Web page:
I love answering your questions. If you ask them in the comment section, I have no way to answer you (if you haven't heard from me, that is why). If you use the "EMAIL ME" in the left column of this page, I will be able to respond to you. You can also use it if you want to be added to my newsletter. Laura

Thursday, December 30, 2010

Art Doll - Time Flies

Tuesday, December 21, 2010

Tutorial – Aging and Crackling an Image using Grafix Rub-Onz Transfer Film and Ranger Distress Crackle Paint

When I was designing the ATC below I wanted the image of Botticelli’s Venus to have the look of an aged crackle painting.  The problem is that the crackle techniques and products, with which I’m familiar, would cover the image when painted over with crackle medium and paint or crackle paint.  I had been working with Grafix Rub-Onz for a while and I got the idea that maybe I could achieve the effect I wanted by first crackling paper and then applying a rub-on over the crackled paper.  It worked!  Not only does is look aged but also has a worn texture.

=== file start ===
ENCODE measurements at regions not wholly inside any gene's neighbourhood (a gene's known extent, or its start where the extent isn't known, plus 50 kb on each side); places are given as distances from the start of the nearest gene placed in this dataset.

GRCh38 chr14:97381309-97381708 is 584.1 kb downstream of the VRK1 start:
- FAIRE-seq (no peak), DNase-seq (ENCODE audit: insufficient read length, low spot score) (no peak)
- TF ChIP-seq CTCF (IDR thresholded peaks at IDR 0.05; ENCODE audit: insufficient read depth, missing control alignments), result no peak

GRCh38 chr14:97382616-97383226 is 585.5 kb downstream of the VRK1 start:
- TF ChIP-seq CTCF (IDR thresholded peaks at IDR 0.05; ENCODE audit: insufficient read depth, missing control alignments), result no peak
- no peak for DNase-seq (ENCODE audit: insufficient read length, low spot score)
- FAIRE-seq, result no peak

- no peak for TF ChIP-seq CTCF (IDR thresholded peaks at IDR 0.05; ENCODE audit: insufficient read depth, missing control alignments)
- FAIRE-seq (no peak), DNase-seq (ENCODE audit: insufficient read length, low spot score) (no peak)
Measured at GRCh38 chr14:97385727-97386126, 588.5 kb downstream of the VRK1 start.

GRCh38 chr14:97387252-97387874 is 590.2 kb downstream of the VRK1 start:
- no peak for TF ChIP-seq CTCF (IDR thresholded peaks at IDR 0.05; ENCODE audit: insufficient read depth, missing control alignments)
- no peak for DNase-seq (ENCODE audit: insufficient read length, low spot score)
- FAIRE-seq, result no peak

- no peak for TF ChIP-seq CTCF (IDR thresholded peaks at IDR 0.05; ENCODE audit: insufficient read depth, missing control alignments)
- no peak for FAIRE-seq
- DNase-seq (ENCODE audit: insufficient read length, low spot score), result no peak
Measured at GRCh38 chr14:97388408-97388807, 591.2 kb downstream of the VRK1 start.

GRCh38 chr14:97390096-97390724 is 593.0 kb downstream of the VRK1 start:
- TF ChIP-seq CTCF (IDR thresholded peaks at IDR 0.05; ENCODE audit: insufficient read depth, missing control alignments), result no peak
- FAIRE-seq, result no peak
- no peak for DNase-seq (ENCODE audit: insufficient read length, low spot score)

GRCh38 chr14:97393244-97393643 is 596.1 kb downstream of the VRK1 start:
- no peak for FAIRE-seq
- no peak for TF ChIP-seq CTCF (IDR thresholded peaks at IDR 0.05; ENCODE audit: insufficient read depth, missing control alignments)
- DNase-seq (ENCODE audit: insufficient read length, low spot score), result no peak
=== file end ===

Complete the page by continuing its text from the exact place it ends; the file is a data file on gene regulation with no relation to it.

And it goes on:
Step 1 – Crackling a Surface Using Ranger Distress Crackle Paint
You can use any crackle method you choose but I find when working with small projects the Ranger Crackle Paint works the best because it gives you fine detailed cracks.  If you use something like Delta’s Crackle the cracks are too large.  Ranger Crackle is also nice because the paint and the crackle medium are all in the same bottle so it’s a one step process.  With other methods, you must apply the crackle medium first, wait for the perfect level of dryness and then apply paint.  With Ranger Crackle, just paint your surfacet; let it try and you’ll get a great result every time.  Distress Crackle Paint comes in a large variety of colors.  You can use this technique on any surface that the paint sticks to.
  • First, stir the pot thoroughly as the crackle component of the mixture tends to sink to the bottom of the container.  I use a popsicle stick.
  • Apply a very thick coat to your piece stroking in one direction.  Try not to over stroke the same area if possible.  In other words, go over the same area as few times as possible.
  •  Let it dry and you should get a nice detailed crackle effect.
Below I used the color “Antique Linen” to crackle an ATC size piece of white cardstock.  Crackle paint and cardstock color combinations give different results.  For example, if you use the crackle color “Picket Fence”, which is white on black cardstock the end result will be a light blue.
TIP:  Crackle paint is a use it or lose it product, as it slowly dries out once you open the container.  I check my containers every so often and add water so they don’t dry out.